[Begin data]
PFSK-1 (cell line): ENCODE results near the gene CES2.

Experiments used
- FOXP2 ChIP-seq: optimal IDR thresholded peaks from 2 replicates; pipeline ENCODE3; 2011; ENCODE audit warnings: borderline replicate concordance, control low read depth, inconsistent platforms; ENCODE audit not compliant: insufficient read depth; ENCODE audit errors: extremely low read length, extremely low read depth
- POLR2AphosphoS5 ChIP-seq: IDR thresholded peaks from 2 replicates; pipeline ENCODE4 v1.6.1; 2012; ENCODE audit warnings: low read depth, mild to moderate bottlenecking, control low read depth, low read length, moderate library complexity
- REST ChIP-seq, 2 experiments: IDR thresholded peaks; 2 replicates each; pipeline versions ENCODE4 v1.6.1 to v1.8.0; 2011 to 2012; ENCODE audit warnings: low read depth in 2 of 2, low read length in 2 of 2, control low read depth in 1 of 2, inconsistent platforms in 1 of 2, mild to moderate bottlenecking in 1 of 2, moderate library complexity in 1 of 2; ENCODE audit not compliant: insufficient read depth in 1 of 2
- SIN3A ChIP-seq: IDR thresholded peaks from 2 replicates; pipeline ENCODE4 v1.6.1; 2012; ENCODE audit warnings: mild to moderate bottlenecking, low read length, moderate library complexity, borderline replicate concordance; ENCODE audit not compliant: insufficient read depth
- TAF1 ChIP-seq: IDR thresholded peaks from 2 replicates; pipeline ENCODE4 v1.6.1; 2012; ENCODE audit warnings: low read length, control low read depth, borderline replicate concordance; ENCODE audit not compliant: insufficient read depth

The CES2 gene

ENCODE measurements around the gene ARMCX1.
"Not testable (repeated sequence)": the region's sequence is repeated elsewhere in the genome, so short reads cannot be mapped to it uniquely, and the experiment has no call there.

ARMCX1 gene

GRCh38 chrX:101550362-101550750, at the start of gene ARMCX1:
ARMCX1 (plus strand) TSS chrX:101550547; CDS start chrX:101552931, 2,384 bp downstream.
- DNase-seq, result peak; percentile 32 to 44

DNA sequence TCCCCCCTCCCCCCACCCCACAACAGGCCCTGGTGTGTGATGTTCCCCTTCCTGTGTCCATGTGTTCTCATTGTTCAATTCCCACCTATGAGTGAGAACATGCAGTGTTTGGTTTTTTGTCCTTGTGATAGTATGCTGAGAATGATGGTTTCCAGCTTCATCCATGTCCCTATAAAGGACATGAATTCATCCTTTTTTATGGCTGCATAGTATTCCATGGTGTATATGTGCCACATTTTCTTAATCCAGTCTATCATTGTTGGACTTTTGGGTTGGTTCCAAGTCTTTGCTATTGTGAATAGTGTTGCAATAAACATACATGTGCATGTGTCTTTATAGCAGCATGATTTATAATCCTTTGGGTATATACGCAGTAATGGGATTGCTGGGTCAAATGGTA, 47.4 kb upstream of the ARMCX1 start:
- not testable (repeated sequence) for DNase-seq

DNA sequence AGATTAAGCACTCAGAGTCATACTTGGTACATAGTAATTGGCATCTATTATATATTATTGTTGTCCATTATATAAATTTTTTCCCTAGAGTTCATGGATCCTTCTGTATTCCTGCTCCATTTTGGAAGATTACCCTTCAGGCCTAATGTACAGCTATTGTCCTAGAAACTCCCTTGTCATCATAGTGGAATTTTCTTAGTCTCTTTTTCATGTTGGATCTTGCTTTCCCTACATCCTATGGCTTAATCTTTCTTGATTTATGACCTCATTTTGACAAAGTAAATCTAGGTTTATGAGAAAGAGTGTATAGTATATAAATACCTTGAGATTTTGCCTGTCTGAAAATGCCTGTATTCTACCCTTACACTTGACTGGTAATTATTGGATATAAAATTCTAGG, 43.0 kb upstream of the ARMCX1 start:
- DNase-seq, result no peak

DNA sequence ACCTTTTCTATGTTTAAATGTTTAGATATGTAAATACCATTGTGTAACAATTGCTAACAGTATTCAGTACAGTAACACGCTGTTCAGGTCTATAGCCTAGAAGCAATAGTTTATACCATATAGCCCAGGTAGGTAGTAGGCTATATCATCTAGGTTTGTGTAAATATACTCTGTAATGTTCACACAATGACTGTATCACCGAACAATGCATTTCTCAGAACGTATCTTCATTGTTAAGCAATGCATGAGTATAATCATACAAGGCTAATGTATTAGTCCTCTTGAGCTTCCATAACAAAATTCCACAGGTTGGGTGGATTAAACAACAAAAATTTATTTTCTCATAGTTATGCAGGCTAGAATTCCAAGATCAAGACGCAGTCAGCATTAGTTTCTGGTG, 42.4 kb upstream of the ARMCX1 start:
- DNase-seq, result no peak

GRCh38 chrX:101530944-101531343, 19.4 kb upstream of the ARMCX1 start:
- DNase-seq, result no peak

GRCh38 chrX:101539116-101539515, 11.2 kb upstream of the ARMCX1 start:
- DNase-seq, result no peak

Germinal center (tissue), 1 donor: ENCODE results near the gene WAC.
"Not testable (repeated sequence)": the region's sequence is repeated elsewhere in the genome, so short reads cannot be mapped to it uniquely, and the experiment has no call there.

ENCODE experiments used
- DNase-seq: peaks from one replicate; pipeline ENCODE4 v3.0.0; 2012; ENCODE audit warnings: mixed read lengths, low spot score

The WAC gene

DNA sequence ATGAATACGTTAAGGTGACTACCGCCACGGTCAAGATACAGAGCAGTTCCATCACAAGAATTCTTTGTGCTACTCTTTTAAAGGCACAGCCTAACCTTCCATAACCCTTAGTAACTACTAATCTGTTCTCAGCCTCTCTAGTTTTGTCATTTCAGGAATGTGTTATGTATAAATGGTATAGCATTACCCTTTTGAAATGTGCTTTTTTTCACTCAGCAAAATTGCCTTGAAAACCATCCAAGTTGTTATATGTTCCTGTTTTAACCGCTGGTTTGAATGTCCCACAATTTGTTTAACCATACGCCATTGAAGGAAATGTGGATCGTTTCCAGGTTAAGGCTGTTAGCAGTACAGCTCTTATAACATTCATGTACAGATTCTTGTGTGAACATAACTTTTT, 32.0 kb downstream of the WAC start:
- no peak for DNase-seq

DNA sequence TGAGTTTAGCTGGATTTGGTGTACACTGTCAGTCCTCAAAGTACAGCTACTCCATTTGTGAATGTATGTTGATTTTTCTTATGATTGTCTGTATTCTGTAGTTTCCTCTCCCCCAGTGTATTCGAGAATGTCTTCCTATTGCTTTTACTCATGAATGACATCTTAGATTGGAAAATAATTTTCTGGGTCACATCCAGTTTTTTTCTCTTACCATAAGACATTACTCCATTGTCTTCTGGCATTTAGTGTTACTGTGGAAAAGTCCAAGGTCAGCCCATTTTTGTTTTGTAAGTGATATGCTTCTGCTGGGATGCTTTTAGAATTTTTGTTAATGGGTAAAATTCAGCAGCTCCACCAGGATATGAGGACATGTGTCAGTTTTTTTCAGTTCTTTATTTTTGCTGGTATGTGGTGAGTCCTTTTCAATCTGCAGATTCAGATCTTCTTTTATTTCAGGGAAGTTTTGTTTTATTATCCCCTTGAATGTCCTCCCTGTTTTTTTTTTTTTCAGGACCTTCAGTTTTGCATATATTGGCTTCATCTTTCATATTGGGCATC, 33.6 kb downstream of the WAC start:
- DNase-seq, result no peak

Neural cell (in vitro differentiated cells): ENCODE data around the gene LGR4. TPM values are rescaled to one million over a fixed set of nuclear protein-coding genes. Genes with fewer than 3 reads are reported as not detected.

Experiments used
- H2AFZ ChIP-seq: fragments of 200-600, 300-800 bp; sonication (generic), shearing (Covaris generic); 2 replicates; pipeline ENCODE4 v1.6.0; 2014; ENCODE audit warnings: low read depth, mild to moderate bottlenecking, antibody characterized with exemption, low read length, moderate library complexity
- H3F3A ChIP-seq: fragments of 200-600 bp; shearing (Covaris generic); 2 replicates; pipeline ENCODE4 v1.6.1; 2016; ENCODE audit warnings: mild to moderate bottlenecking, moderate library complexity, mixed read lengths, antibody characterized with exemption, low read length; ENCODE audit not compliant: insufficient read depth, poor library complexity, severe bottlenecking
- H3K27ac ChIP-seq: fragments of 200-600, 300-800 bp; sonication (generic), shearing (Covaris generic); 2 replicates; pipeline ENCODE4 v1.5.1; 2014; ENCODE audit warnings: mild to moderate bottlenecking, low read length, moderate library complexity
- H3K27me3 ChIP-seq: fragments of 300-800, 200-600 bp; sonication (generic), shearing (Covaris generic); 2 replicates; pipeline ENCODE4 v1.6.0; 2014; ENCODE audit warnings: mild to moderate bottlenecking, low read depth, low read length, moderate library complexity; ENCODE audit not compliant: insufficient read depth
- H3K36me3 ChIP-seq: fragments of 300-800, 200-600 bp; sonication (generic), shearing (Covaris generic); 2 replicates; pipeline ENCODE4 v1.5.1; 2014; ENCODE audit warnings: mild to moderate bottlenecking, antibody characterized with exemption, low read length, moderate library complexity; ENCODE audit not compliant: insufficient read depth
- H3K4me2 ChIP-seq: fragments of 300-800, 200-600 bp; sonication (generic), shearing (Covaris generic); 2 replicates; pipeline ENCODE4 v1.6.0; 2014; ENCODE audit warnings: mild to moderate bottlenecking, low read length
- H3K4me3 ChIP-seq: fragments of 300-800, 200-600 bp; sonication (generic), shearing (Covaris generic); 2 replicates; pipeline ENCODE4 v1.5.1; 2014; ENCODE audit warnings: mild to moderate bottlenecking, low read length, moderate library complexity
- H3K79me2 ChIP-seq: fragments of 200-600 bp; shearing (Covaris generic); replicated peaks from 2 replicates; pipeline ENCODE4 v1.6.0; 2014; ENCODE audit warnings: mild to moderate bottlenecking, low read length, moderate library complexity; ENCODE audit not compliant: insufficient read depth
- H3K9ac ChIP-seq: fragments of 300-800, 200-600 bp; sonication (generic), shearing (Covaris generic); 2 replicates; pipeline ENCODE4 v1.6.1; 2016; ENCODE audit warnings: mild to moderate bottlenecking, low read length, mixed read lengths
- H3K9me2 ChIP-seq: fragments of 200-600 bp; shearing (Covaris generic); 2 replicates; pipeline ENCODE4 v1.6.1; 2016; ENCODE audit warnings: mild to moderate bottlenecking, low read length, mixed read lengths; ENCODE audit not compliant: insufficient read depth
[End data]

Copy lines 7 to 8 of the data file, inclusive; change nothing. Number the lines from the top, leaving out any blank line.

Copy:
- TAF1 ChIP-seq: IDR thresholded peaks from 2 replicates; pipeline ENCODE4 v1.6.1; 2012; ENCODE audit warnings: low read length, control low read depth, borderline replicate concordance; ENCODE audit not compliant: insufficient read depth

The CES2 gene